Personality & Health
Personality and perceived Stress:
An individual must perceive a stressor
in order for it to have an impact on them, and people's personalities
determine how they will perceive something. Some people perceive
certain events as more stressful as others. Also, the very same
situation can be experienced differently depending on their personality.
A shy person who is at a busy loud party will experience more
stress in the situation than an outgoing person that thrives on
that sort of experience.
Personality Types and Behaviour Patterns:
There are personality variables
that are linked to certain health outcomes. Stress seems
to be a factor in these personality types and specifically how
a person responds to stress.
1) Type-A Behaviour Pattern: This type of behaviour
pattern occurs in individuals when they demonstrate: a)
a competitive orientation towards achievement, b)
a sense of urgency about time, and c) a strong
tendency to feel anger and hostility. They tend to strive very
hard and competitively towards certain goals, often without feeling
much enjoyment in the process at all.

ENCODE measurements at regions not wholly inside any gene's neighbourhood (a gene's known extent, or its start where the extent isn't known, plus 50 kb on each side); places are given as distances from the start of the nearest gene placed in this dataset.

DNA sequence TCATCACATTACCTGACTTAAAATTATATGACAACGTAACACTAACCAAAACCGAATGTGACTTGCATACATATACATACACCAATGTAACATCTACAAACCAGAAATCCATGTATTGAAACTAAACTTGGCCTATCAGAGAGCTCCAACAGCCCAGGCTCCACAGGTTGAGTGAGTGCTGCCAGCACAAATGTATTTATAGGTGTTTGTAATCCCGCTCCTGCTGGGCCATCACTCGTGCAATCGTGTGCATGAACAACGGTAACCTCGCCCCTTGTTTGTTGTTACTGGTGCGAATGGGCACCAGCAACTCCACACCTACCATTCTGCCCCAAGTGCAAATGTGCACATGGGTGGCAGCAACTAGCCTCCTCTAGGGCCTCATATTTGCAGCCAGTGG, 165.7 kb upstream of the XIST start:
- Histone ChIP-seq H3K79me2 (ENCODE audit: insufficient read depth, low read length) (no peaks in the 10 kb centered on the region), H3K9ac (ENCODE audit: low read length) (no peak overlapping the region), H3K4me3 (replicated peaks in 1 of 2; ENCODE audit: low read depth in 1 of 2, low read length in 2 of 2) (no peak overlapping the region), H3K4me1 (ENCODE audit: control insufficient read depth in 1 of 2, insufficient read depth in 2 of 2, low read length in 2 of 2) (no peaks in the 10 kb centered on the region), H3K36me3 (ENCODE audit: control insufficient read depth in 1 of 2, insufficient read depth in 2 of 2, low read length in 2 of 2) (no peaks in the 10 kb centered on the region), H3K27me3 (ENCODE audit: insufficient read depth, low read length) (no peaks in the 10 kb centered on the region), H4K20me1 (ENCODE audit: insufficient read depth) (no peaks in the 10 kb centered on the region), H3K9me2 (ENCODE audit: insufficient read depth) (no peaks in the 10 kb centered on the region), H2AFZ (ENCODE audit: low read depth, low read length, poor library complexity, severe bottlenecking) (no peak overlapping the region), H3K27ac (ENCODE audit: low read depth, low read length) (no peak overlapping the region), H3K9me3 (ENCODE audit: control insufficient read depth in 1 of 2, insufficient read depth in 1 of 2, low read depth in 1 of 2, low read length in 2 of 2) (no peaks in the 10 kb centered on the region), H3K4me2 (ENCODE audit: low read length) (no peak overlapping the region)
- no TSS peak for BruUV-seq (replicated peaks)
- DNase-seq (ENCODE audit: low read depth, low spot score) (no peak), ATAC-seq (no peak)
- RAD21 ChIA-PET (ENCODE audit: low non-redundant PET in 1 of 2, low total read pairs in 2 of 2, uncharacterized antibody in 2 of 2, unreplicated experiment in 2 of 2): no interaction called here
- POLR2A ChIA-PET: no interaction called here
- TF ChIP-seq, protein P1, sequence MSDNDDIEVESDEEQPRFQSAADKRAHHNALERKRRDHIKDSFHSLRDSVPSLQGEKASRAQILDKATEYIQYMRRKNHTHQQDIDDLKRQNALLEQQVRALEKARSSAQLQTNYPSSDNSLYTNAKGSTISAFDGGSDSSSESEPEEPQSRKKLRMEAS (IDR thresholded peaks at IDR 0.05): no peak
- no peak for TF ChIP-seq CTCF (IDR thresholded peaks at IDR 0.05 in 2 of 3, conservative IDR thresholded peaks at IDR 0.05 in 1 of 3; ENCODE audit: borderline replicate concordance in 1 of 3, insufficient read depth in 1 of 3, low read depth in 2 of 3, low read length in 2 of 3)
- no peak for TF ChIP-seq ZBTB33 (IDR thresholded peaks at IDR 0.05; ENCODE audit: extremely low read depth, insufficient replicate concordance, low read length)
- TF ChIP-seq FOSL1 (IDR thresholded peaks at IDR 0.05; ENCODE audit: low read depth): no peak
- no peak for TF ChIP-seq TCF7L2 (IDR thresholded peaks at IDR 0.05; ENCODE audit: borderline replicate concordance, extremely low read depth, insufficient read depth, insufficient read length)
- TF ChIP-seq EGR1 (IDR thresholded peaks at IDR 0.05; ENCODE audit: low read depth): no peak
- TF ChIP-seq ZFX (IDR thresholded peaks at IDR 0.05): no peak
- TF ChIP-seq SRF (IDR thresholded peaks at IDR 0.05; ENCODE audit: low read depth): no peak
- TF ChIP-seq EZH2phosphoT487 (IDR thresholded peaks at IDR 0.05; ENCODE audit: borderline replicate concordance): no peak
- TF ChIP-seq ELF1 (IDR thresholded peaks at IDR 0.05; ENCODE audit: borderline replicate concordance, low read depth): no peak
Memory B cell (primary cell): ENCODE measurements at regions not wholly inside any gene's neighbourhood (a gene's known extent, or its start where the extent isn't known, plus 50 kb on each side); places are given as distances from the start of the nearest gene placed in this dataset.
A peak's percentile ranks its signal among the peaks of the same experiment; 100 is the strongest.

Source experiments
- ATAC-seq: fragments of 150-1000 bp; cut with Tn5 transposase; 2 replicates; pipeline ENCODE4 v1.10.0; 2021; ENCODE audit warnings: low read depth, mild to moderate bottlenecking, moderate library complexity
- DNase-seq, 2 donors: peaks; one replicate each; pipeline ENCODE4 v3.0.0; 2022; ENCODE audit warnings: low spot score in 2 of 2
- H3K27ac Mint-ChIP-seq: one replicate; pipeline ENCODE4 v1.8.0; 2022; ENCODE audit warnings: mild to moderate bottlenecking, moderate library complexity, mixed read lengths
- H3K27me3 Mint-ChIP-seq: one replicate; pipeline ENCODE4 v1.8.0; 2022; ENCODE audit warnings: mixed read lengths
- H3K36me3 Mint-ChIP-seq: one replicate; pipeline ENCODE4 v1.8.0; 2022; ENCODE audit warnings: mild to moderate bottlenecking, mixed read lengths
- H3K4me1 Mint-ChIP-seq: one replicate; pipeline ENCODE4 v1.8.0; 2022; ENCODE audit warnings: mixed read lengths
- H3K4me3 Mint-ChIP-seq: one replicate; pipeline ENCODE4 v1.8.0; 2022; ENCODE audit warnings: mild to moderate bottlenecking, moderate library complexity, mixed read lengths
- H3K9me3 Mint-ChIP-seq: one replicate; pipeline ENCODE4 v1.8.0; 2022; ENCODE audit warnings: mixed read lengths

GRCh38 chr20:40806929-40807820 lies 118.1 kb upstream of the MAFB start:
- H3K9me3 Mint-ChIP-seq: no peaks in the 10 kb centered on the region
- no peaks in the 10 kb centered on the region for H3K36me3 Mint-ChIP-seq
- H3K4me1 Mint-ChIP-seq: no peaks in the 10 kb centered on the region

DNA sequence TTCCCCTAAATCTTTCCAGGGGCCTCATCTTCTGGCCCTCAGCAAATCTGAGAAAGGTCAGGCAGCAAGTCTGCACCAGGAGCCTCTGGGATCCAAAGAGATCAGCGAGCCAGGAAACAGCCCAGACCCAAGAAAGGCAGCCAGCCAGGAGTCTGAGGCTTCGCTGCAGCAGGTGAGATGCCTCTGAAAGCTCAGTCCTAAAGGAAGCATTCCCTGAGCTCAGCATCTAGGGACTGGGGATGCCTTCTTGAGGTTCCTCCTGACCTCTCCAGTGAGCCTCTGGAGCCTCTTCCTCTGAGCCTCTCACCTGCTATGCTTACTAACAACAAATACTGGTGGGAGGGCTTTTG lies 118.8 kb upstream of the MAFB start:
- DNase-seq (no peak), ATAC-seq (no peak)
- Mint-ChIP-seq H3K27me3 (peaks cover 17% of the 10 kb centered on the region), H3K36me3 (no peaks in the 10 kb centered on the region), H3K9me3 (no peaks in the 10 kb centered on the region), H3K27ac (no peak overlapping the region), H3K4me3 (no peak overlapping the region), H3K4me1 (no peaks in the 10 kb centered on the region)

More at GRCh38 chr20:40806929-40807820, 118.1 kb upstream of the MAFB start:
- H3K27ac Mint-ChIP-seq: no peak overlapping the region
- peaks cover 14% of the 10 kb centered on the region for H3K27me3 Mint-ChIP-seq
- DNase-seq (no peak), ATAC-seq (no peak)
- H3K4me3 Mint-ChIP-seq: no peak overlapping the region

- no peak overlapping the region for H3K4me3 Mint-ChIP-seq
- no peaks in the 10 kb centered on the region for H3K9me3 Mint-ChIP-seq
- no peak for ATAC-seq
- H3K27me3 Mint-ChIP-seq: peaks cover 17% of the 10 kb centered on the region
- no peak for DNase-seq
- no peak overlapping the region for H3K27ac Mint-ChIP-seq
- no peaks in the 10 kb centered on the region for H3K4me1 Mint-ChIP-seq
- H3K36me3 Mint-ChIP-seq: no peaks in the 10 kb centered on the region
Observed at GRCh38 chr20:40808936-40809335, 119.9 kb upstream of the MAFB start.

2) Type-B Behaviour Pattern: This individual
demonstrates low levels of competitiveness and urgency about time.
They are more easygoing and relaxed and enjoy life.
Type A and Type B personalities
react differently to stress. Type-A's respond more quickly and
forcefully and tend to view sources of stress as threats to their
personal self-control. They act in ways that increase the likelihood
that they will encounter stress. They create their own stress,
by seeking out demanding, competitive situations, and by creating
artificial deadlines for themselves. A number of studies have
found a link between Type-A behaviour and coronary heart disease.
The three specific components of Type-A behaviour that contribute
to heart disease include anger and hostility. Anger and hostility
directed against the self may be especially damaging to health.
Also, hostility characterized by suspiciousness, resentment, frequent
anger and antagonism towards others seems to be bad for health.
Some reasons have been proposed
as top why Type-A personalities experience more heart disease.
As previously mentioned, these types of individuals experience
more stress. One theory proposes that when people perceive stress,
their bodies try to pump greater amounts of blood through narrower
constricted blood vessels. This may wear out the coronary arteries,
lead to lesions and produce heart attack. Another theory suggests
that hormones activated by stress may cause continual change in
blood pressure and undermine resilient blood vessels. A third
theory states that stress could cause lipids to release into the
blood stream, which contributes to atherosclerosis, a disease
that causes fatty deposits to constrict blood vessels.
Healing & Pain
& Interpreting Symptoms